First of all, everyone on your IEP team needs to understand that you will be participating in school–wide assessments, and will need to work with you to focus on the question of how you will participate. It's your responsibility, with the help and support of your IEP team, to decide whether you need assessment accommodations and, if you do, which ones will be most helpful for you. This is a really important responsibility and involves more than just checking off a couple of lines on your IEP!
Everyone on your team needs enough information about assessment participation and accommodations to help you make good decisions. Some people on your IEP team may encourage you to use too many accommodations, while keeping their fingers crossed that something will help. But this can be difficult and confusing, and you may do better if you can identify those accommodations that you really think will make a difference, and trying those first. You need to advocate for trying out a variety of accommodations when you are in a class, BEFORE you have to take a test. Figure out what works best for you and share that information with your teacher and your IEP Case Manager.
Once you've tried out different accommodations, choose the ones you think will be most helpful to you on tests and make sure these are listed on your IEP. On some exams, use of certain accommodations could make your score not valid, so It is important for your IEP team to pay attention to this.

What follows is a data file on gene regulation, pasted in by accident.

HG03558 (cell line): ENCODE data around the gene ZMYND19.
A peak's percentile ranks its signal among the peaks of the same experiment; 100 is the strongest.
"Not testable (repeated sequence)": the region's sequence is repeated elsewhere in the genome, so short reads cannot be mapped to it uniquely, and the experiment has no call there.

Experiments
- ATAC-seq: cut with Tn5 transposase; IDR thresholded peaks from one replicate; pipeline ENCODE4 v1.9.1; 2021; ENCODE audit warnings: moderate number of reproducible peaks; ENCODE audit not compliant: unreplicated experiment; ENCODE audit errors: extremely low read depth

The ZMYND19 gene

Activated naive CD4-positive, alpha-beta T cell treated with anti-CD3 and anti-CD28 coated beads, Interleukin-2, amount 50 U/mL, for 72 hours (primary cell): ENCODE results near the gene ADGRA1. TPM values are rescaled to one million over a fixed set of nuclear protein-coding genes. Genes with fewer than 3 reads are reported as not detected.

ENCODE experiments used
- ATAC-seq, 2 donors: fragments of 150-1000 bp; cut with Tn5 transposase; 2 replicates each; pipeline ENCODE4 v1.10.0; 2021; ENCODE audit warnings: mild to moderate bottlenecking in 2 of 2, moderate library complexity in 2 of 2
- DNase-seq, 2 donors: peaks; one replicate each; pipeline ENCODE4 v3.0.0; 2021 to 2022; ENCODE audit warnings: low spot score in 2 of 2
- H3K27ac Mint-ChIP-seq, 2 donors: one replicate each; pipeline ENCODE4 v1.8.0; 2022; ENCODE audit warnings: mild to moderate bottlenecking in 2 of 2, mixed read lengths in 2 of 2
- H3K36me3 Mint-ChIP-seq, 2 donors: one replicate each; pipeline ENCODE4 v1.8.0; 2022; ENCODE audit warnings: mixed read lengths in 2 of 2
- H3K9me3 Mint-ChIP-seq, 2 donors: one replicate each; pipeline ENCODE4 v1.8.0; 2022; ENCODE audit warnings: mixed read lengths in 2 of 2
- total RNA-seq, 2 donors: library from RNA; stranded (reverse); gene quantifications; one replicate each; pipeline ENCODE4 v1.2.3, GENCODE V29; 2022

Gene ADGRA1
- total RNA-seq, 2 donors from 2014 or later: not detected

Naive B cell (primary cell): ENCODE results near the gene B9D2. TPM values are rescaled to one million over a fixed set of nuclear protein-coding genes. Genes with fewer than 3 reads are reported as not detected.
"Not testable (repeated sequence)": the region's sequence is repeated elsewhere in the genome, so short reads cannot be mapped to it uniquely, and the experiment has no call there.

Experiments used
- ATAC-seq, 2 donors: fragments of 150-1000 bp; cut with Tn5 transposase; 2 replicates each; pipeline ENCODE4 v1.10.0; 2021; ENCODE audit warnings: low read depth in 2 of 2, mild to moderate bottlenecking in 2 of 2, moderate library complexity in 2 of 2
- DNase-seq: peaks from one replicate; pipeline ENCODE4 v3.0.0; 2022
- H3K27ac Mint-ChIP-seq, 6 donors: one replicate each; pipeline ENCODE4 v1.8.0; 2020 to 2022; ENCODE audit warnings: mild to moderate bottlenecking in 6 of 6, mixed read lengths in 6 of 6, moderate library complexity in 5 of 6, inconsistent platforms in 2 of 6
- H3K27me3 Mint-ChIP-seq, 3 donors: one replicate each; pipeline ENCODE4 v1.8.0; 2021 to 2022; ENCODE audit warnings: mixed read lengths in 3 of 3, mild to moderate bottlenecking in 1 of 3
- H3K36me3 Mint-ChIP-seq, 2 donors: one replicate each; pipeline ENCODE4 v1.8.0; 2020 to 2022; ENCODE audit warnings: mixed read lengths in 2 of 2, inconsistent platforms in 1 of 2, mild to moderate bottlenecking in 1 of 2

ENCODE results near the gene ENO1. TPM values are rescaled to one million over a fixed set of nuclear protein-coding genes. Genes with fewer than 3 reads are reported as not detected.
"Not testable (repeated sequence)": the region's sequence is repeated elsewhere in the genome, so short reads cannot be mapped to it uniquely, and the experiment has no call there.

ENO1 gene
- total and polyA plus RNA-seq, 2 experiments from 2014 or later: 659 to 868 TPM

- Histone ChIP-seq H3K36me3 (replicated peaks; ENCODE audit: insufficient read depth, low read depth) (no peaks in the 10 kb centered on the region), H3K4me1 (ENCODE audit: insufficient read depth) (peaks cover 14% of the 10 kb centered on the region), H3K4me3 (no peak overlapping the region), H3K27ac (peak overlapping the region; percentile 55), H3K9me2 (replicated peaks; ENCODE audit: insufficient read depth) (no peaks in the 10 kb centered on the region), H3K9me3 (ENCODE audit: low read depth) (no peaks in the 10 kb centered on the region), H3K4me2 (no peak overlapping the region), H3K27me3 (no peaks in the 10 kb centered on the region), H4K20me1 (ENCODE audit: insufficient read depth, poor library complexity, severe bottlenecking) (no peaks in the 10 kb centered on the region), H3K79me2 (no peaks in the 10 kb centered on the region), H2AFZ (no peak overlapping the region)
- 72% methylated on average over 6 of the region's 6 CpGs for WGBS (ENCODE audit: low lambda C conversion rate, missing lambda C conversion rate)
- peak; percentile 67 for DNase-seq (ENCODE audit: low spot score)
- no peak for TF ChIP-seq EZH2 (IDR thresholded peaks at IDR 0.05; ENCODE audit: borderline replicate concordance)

On the day of a test, make sure the person giving the test whether it is a teacher or a test administrator (sometimes called a “proctor”) knows what accommodations you will be using. For example, that person needs to know whether you will be allowed extra time to complete the test. If your IEP says you can have extra time on tests, sometimes the hardest thing of all is to make sure you actually get the extra time. When the person giving the test says, “Time is up, put your pencils down and leave the room,” you need to have a plan for how you can continue working.
The goal is for you and your IEP team to be in charge of your assessment participation by choosing and using accommodations that are most helpful to you.
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